G2 is not symmetrical.Sampling Distribution of G2*: When n is large and all expected frequencies are greater than or equal to 5. Recall: Properties of the Chi-Square Distribution: 1. . then G2* has approximately a chi-square distribution. G2 is nonnegative in value. G2 is distributed so as to form a family of distributions. it is zero or positively valued. it is skewed to the right. 3. 2. a separate distribution for each different number of degrees of freedom.

E 0 G 2 (df . Chi-square distribution is not symmetrical: critical values associated with right and left tails are given separately. 2. E): critical value of a chi-square distribution with df degrees of freedom and E area to the right. E ) G2 . 4. See Table. 3. Identified by degrees of freedom (df) and the area under the curve to the right of the critical value.Critical values for chi-square: 1. G2(df.

3 . 0.05) = 26.05 0 G 2 (16.05 26.Example: Find G2(16. 0.05). 0.3 . / 16 / G2(16.0. 0.05) G2 Portion of Table Area to the right df .

. . 5. the right-hand tail. . Ha: At least two probabilities are incorrect. Expected frequencies: Ei ! n pi 6. Degrees of freedom: df = k 1. . H0: The probabilities p1. (O E)2 G2 ! § 2.Testing Procedure: 1. p2. 4. . pk are correct. To ensure a good approximation to the chi-square distribution: Each expected frequency should be at least 5 ( Ei u 5). Use a one-tailed critical region. Test statistic: E all cells 3.

The results are given in the following table: Cereal Frequency A 25 B 17 C 15 D 22 E 21 Total 100 Is there any evidence to suggest the consumers had a preference for one cereal.Example: A market research firm conducted a consumer-preference experiment to determine which of 5 new breakfast cereals was the most appealing to adults. A sample of 100 consumers tried each cereal and indicated the cereal he or she preferred. or did they indicate each cereal was equally likely to be selected? Use E = 0.05. .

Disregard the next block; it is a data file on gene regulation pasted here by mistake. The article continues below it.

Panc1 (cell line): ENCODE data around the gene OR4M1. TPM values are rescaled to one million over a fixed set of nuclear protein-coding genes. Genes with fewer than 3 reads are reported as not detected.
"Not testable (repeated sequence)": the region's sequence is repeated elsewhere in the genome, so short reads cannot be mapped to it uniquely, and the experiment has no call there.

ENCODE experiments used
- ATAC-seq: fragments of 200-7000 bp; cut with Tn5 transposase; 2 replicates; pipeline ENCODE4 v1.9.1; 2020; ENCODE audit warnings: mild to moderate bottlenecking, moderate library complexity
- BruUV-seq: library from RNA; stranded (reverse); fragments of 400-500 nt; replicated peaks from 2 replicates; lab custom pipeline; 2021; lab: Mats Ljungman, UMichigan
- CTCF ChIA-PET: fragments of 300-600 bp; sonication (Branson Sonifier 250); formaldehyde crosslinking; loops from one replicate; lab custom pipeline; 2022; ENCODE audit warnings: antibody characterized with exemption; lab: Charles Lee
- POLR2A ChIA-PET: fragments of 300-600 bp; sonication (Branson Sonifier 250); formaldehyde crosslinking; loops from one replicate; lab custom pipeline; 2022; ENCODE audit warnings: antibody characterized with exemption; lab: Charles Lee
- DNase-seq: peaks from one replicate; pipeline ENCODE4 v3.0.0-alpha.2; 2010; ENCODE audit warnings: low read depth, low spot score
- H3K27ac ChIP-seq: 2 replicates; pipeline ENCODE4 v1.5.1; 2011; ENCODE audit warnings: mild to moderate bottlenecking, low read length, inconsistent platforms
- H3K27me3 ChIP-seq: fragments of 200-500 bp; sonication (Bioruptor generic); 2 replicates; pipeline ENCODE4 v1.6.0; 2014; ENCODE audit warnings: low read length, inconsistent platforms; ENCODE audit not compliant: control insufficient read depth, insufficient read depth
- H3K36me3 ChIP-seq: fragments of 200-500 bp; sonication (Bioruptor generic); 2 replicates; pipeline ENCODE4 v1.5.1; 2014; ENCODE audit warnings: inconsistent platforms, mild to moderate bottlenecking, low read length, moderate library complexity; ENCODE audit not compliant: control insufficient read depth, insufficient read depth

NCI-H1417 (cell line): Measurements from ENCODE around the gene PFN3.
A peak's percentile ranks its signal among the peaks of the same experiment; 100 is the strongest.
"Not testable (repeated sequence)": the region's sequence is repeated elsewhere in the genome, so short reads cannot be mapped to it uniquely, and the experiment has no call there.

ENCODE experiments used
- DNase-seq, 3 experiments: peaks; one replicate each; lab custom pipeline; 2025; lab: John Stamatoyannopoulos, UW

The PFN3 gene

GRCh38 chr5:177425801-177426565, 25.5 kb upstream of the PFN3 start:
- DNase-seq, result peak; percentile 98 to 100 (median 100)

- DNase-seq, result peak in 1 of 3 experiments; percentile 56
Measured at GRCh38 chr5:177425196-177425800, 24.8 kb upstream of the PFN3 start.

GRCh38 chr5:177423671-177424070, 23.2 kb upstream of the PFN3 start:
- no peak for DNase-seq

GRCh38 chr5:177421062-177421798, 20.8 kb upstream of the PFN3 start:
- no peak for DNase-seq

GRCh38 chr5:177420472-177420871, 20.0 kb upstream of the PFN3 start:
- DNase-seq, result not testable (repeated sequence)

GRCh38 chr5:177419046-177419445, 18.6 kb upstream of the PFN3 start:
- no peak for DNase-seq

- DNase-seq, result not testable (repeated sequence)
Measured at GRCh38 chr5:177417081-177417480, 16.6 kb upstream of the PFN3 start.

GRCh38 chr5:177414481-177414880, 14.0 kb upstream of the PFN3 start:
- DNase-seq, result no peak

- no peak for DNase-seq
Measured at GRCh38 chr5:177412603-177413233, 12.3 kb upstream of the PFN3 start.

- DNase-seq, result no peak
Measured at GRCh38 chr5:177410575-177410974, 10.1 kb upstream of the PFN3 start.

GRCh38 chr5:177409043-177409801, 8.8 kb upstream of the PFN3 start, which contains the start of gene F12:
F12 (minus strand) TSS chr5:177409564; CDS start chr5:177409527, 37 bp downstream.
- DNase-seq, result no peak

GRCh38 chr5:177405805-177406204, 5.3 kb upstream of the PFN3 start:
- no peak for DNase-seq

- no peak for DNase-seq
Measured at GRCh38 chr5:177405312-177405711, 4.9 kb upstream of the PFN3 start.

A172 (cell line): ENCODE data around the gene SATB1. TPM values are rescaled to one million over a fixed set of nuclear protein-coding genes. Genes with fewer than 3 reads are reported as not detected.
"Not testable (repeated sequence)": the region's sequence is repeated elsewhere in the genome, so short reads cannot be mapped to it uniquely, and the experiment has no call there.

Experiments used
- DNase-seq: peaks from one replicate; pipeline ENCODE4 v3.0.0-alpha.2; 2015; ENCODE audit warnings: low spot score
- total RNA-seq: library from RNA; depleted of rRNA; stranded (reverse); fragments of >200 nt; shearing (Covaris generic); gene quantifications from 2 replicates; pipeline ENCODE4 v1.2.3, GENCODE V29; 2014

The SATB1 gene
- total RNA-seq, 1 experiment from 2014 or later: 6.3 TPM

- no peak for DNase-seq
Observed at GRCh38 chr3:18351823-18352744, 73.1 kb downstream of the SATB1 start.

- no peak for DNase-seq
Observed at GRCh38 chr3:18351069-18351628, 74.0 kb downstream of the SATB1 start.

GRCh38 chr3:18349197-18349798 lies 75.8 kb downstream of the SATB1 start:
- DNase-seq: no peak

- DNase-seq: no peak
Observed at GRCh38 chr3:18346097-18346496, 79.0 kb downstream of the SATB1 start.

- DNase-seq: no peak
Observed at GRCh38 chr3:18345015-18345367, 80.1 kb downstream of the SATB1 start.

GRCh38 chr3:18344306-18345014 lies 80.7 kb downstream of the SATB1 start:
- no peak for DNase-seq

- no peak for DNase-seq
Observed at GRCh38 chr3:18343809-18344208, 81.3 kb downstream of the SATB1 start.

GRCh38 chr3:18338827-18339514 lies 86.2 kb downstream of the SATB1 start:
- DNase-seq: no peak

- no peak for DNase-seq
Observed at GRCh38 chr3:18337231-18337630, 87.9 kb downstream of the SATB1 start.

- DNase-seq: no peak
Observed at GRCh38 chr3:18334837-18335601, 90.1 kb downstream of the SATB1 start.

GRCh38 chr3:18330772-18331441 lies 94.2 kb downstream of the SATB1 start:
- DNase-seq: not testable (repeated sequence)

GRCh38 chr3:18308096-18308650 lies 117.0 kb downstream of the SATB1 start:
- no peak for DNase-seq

Level of significance: E = 0. Ha: There was a preference shown (not equally distributed). we expect (100)(0.05.Solution: If no preference was shown. The null and alternative hypotheses: H0: There was no preference shown (equally distributed). if no preference is given. The Hypothesis Test Criteria: a. Test statistic: G2* with df = k 1 = 5 1 = 4 c. 2. we expect the 100 consumers to be equally distributed among the 5 cereals. Population parameter of concern: Preference for each cereal. Assumptions: The 100 consumers represent a random sample. b. . The Set-up: a. b. Thus.2) = 20 consumers in each class. the probability that a particular cereal is selected. 1.

20 0.2 E 20 20 20 20 20 100 O E 5 -3 -5 2 1 0 (O E )2/E 1.20 . The Sample Evidence: a.25 0. Sample information: Table given in the statement of the problem. Calculate the value of the test statistic: O 25 17 15 22 21 100 G2 = 3.3.45 1.25 0.05 3. b.

Conclusion: At the 0. 0. The Results: a.05 level of significance. Using computer: P = 0. The p-value: ! P ( G 2 * " 3. 6. Critical value: G2(k 1. The Probability Distribution (Classical Approach): a. G2* is not in the critical region. The Probability Distribution (p-Value Approach): a. E. b. 0.49 b. Decision: Fail to reject H0.05) = G2(4.2 | df ! 4). b.05) = 9. . 5.5429.4. The p-value is larger than the level of significance. there is no evidence to suggest the consumers showed a preference for any one cereal.

. Used to test the independence of the row factor and the column factor. Ei . 4. . 6. . 2. 5. Cc: marginal totals. c: number of columns. . Degrees of freedom: d ! ( r 1) (c 1) n = grand total. . C2. . R1. Rr and C1. .j should be at least 5. R2. . r: number of rows. j Row total v Column tot al Ri v C j ! ! n Grand total Each Ei.r v c Contingency Table: 1. Expected frequency in the ith row and the jth column: 3.

69) 17 12 18 47 (19.64) (14.03) (12.Contingency table showing sample results and expected values: Tax Reform Yes No Unsure Total Political Party Democrat Republican Independent Total 34 11 12 57 (23.33) (17.98) (15.72) 61 39 45 145 (O E ) 2 G *! § ! 14.16 E all cells 2 .59) 10 16 15 41 (17.25) (11.77) (12.

The p-value: ! P ( G 2 * " 14. The Probability Distribution (p-Value Approach): a. The Probability Distribution (Classical Approach): a.4.3 b.0068. . 4. The Results: a. Conclusion: There is evidence to suggest that opinion on tax reform and political party are not independent. E. b. Critical value: G2(4. b.01) = 13.16 | df ! 4) By computer: P = 0. Decision: Reject H0. 5. The p-value is smaller than the level of significance. G2* is in the critical region. 0.

ANOVA Analysis of Variance .

Suppose. however. that we wish to know about the relative effect of three or more different ³treatments´? .From t to F« In the independent samples t test. you learned how to use the t distribution to test the hypothesis of no difference between two population means.